2017 was one of the worst years on record for world hunger. Africa was – and remains – at the heart of famine crises and widespread malnutrition. In March 2017, the UN had predicted not only one famine but four simultaneously in Somalia, South Sudan, Nigeria and Yemen[1]. But growing economies, urbanization, globalization and changing lifestyles have skyrocketed obesity rates among African populations. Sub-Saharan Africa witnesses the fastest rates of growth for obesity prevalence. According to the New York Times, adult obesity in Ghana, Togo, Ethiopia and Benin has increased by 500 percent since 1982. In Burkina Faso, the rate reaches a whopping 1,400 percent. However, obesity does not signal the end of malnutrition. Many African countries are now facing the “double burden of malnutrition” characterized by the co-existence of widespread and increasing obesity rates with undernutrition.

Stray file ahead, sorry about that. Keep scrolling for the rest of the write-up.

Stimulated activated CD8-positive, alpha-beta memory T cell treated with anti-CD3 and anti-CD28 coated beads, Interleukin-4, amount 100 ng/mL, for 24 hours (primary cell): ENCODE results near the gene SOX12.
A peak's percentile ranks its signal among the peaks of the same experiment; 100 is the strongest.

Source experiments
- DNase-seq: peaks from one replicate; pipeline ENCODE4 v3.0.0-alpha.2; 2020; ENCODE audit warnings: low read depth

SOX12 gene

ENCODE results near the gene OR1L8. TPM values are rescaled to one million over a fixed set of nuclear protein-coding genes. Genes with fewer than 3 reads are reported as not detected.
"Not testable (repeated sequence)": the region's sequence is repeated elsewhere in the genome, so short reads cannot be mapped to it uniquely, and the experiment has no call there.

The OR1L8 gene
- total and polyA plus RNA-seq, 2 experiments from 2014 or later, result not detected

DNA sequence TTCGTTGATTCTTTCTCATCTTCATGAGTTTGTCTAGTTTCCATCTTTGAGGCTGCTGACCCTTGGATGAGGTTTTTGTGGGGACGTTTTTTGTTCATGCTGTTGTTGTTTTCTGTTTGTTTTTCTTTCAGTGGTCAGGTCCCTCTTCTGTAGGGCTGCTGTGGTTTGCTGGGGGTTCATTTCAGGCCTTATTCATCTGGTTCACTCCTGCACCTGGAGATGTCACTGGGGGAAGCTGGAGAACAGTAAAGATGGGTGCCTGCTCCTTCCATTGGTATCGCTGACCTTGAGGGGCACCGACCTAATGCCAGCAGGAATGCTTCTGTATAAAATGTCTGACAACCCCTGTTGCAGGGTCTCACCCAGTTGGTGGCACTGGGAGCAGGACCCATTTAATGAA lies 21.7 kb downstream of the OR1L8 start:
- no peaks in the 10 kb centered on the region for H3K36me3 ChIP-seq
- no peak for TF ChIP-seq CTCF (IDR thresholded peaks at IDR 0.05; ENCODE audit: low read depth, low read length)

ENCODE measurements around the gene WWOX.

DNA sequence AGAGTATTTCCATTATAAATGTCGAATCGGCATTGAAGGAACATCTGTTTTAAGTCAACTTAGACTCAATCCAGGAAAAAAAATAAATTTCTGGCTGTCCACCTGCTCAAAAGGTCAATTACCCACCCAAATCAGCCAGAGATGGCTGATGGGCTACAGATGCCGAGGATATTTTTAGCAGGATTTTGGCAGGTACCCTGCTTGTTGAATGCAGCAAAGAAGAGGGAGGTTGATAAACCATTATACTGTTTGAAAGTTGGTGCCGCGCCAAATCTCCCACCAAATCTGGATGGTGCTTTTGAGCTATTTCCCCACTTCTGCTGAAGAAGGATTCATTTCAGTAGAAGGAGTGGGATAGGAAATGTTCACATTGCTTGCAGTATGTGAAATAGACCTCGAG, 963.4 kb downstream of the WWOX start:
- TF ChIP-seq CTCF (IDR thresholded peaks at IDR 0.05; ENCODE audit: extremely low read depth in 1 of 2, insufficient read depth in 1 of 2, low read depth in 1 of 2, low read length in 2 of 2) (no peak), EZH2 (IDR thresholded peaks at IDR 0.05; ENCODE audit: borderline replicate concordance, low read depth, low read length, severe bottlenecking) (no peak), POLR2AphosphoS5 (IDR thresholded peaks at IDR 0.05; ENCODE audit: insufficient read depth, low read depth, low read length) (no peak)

Many African countries are entering a nutrition transition which accompanies changing lifestyles as their GDPs grow. Studies from the World Bank and WHO reveal a correlation between GDP increase and overweight rates. The increasing availability of industrialized jobs in urban areas in conjunction with rapid demographic growth and the scarcity of rural land, pushes millions of Africans to a rural exodus. By 2030, more than 50 percent of Africans will live in cities. As a consequence, many people are adopting a more sedentary ways of life with less physical exercise. Their nutritional habits are heavily affected by this economic shift. Traditional fresh -food diets, mainly plant-based and high in fiber, are replaced by the consumption of processed foods rich in saturated fats, sugars and sodium. In urban areas, processed food from multinational companies has becomes more and more accessible. Fast-food franchises from Subway, Dominos, and Burger King to McDonalds and Krispy Kreme open stores in cities like Johannesburg and Nairobi to tap into the African market. Big food conglomerates, such as Nestle and General Mills are following a similar policy and expanding in African supermarkets. As sales of processed foods in the wealthiest nations slow down, these companies turn to the urbanized lower economic classes in Africa. Not only is “Big food”, which refers to multinational food companies with high market power, physically accessible in low-income areas, it is also cheaper. ForAs an example, The New York Times delveds into Coca Cola’s implementation in Kenya[2] and found that,. tTo reach the working classes, the company produces smaller 200 milliliter bottles, which cost 15 cents as opposed to the standard 300 milliliter bottles costing 25 cents. Processed foods like chips and sodas fit in their budgets while vegetables, fruit and fish do not. Changes in traditional food habits also entail changes to socio-cultural practices, as Western modes of consumption such as eating alone and snacking slowly begin to prevail. While not discusseddeveloped in this e present article, it is also worthwe should also keeping in mind the issues of ecological destruction and the loss of indigenous markets associated with this nutritional transition.